<i>: You can expect a lot of conflicting answers on oil change interval. Many people are still in the 3000 mile mode, but I think that that is just resistance to change. I've seen studies and experiments with synthetics reported that go all over the lot with change intervals, but none at 3000 miles. One study ran 50,000 miles of city and suburban driving without an oil change (don't remember if they reported filter change interval), and then tore the engine down and found NO MEASURABLE WEAR. <p>: There are arguements that say acid buildup is about the same in sythetic or traditional oil, so the idea of more frequent changes, if you drive a lot of short trips, has some merit. One article suggested that topping up after changing just the filter, which should continue to be done at factory-recommended intervals regardless of the type of opil you use,replaces enough oil and corresponding additives to keep the total contents of the oil pan in good condition without frequent changes.<p>: I have used 15W50 Mobil 1 for almost 10 years in one engine, and never had a problem with a lubricated part. The engine saw reasonably severe use, but no racing. No winter starting problems in Boston and my car was not garaged.<p>: I'm about to convert my recently acquired 535i with 105K to Mobil 1. Some folks say you shouldn't convert an older engine, but at least part of that is left over from 20-30 years ago when people were advised not to shift from non-detergent to detergent oil in an older engine. The sudden introduction of detergents would supposedly stir up years of gum and debris. In more modern terms, some say that the synthetics form a thinner protective coating that traditional oil, so the engine that has had a diet of traditional oil will have set up different clearances and will consume more synthetic oil. If that's true, the worst I'll see is slightly higher oil consumption, which is currently less than a quart in 3K miles. I think the benes of synthetics are worth such a small price. <p>: In any event, the articles I've seen in the past 10 years are full of contradictions. Even the level-headed, supposedly scientific reports seem to get criticised severly or contradicted in a magazines' next issue, so if there's a a consistent, fact-based approach, I haven't seen it. <p>: I compromise and change twice a year, spring and fall, or about every 6-7K miles. I have used 15W50 summer and 10W40 winter, but think I'll stay with 15W50 from now on. <p></i> Can you tell me the difference between 15W50,10W30 and 10W40?

Allan J
12-22-1998, 11:39 PM
This link might help...<br>http://www.motortrend.com/august98/cc/cc_f.html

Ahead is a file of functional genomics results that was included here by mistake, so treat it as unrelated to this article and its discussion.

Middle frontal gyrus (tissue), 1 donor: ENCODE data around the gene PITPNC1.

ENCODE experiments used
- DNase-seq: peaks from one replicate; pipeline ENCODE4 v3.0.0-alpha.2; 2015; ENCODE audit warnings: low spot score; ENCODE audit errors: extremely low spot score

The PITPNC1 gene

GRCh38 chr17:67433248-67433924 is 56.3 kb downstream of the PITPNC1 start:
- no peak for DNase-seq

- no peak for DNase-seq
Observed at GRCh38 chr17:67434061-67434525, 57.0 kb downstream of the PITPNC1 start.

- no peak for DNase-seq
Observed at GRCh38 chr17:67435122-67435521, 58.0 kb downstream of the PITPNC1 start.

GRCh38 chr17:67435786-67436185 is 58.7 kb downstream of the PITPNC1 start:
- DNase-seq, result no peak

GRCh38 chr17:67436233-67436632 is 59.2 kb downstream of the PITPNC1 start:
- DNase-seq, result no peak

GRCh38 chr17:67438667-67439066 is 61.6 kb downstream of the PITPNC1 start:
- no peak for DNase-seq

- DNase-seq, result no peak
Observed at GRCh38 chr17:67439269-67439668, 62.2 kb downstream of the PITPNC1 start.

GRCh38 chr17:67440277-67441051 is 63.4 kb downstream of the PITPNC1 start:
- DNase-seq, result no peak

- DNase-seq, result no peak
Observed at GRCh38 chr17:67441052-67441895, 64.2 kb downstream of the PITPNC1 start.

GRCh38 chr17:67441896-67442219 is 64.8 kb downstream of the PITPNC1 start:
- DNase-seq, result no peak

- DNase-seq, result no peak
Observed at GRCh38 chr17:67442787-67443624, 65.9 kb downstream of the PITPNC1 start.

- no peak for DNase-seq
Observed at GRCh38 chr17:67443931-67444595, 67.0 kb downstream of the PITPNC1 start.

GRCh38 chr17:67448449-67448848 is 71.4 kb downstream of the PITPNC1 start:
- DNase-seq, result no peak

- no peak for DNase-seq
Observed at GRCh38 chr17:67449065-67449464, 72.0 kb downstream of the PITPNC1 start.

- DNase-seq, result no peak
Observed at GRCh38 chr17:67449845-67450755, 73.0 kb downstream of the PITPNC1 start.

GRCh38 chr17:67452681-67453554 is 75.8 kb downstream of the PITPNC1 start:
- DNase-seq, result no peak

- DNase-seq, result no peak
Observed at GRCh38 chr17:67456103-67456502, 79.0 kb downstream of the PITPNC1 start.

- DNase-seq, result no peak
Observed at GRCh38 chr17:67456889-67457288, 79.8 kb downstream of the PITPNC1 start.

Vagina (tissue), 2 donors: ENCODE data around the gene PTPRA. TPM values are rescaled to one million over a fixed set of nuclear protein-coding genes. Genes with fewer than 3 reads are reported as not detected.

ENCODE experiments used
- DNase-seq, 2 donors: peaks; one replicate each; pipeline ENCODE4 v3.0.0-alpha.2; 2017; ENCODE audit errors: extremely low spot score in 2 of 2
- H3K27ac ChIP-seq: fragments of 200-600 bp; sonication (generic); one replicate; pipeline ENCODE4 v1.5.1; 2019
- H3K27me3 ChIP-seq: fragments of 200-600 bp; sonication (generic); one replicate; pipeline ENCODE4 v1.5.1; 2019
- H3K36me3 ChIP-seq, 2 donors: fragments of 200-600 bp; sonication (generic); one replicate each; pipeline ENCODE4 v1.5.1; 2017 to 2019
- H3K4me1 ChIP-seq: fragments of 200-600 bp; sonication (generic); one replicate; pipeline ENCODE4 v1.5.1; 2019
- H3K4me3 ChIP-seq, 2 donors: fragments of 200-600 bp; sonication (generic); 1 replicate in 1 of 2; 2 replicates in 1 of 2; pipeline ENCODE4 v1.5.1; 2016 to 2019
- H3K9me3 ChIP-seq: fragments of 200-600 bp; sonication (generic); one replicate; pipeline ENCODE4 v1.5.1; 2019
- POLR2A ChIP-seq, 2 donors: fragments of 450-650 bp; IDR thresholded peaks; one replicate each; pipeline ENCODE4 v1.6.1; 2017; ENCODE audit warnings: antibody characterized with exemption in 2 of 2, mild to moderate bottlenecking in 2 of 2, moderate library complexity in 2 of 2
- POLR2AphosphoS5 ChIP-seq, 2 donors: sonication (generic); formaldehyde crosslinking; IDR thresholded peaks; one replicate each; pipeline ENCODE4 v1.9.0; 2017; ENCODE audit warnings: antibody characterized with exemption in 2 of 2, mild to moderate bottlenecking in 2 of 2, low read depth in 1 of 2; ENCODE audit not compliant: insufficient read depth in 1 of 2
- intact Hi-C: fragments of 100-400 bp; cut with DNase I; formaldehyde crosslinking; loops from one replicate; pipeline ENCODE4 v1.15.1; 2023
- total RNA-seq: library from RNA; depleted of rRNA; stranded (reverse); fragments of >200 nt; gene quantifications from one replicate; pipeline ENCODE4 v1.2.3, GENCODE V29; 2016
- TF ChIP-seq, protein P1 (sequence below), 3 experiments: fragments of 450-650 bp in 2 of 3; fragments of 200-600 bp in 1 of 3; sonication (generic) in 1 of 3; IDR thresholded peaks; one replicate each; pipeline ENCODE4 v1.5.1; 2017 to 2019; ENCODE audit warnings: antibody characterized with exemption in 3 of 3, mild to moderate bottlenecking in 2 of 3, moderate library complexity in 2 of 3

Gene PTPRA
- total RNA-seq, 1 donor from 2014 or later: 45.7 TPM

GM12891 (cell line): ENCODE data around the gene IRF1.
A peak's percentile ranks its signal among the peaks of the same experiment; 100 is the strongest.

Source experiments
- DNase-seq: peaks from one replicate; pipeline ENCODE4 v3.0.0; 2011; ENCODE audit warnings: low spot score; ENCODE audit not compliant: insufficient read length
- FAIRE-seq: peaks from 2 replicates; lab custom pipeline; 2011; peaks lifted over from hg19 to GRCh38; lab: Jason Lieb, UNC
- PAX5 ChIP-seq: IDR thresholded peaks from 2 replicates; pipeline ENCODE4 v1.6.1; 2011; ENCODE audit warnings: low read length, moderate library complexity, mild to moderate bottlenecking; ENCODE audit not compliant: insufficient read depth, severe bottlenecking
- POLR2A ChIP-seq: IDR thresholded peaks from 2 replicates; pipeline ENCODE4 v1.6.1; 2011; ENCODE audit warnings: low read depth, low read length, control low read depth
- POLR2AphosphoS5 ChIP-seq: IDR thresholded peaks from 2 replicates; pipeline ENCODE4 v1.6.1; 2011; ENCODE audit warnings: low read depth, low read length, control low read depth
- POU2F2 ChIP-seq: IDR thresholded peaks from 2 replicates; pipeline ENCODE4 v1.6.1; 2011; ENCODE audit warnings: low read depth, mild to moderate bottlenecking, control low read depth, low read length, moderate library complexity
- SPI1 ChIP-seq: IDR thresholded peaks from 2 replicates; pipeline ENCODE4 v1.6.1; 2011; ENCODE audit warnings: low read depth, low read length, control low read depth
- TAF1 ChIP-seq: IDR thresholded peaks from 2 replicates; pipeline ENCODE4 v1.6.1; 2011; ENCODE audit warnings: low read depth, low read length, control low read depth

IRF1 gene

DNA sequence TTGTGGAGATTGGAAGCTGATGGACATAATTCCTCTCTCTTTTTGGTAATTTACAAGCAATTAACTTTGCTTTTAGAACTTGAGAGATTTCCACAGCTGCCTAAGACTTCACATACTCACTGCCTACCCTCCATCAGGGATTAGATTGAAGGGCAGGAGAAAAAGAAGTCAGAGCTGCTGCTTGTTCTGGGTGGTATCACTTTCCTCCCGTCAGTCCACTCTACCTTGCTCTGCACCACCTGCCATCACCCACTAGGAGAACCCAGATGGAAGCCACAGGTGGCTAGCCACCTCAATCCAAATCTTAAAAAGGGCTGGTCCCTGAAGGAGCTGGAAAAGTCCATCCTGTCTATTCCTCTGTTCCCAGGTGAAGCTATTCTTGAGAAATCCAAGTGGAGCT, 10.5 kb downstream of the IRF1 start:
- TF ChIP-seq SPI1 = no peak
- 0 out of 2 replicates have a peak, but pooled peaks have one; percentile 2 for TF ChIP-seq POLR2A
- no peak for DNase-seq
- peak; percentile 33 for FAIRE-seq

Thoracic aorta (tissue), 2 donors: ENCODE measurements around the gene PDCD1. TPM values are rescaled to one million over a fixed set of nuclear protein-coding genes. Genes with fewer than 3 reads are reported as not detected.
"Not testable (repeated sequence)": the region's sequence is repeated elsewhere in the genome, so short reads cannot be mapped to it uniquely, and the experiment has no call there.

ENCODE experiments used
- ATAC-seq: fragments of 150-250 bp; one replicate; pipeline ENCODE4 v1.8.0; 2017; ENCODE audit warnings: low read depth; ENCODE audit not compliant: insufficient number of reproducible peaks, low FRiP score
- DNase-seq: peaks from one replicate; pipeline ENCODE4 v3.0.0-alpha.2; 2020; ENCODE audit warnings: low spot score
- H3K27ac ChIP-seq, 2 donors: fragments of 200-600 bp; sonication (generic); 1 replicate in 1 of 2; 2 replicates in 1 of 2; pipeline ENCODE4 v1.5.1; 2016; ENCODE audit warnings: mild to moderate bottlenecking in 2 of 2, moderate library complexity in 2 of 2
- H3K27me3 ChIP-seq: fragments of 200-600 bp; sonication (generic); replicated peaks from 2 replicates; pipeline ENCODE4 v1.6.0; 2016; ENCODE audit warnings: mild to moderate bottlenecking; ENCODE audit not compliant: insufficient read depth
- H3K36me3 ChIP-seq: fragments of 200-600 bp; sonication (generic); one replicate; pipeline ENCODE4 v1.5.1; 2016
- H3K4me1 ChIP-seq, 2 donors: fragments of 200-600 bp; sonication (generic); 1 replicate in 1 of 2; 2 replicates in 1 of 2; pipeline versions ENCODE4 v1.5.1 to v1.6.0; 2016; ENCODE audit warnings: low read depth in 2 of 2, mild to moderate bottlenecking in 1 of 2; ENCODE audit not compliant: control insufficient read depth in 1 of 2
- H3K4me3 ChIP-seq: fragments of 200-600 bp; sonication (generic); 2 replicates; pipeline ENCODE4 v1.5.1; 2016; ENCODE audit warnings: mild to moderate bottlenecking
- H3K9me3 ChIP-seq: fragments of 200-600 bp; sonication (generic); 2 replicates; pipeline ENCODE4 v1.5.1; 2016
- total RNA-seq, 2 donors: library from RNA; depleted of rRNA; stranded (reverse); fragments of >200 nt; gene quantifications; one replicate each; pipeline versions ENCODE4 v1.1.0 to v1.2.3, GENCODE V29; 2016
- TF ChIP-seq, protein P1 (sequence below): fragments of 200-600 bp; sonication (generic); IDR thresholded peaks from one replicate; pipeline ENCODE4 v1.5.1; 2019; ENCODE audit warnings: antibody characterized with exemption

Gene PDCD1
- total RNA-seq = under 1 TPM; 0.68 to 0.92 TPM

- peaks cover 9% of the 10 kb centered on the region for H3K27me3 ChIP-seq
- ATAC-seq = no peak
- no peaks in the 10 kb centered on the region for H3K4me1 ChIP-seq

Izzy
12-23-1998, 12:11 AM
<br>Doesnt the Service Indicator tell us exactly when to change oil by checking the viscosity of the oil???<br>So shouldn't we follow this?<p>Thanx in advance<p><br>: I own a 90'535 with 98k, at about 80k I changed from conventional oil to Mobil 1 10w30 synthetic oil. I'm not quit sure if this is the recommended weight for my car or if geographics (NY Metro) or milage play a part in the determination of the weight of the oil. Can anyone offer support? <br>: One more thing, how often should I change the oil?<p>

Rod...
12-23-1998, 08:03 AM
<i>: <br>: Doesnt the Service Indicator tell us exactly when to change oil by checking the viscosity of the oil???<br>: So shouldn't we follow this?<p>: Thanx in advance<p>: <br>: : I own a 90'535 with 98k, at about 80k I changed from conventional oil to Mobil 1 10w30 synthetic oil. I'm not quit sure if this is the recommended weight for my car or if geographics (NY Metro) or milage play a part in the determination of the weight of the oil. Can anyone offer support? <br>: : One more thing, how often should I change the oil?<p></i>No! It doesn't<br>The Service indicator has a standard mileage interval. The OBC receives inputs from the starter, tachometer, odometer and an engine temperature. This interval will be modified by the number of cold starts, >4K engine RPM's when cold, fuel consumption, etc. The newer(1996) models considers only fuel consumption, which BMW engineers have found is an adequate indicator of service needs. High fuel consumption is an indication of harder use and produces higher oil contamination than low fuel consumption.

Izzy
12-23-1998, 08:05 PM
<br>Hmmm, if that's the case Rod, then shouldn't the period of us changing our oil be governed by the service indicator lights??<br>I admit, I never take the time to see the oil from the engine. The service indicator tells me to change the oil when it turns red.<p>Thanx in advance again.<p>Izzy....<p>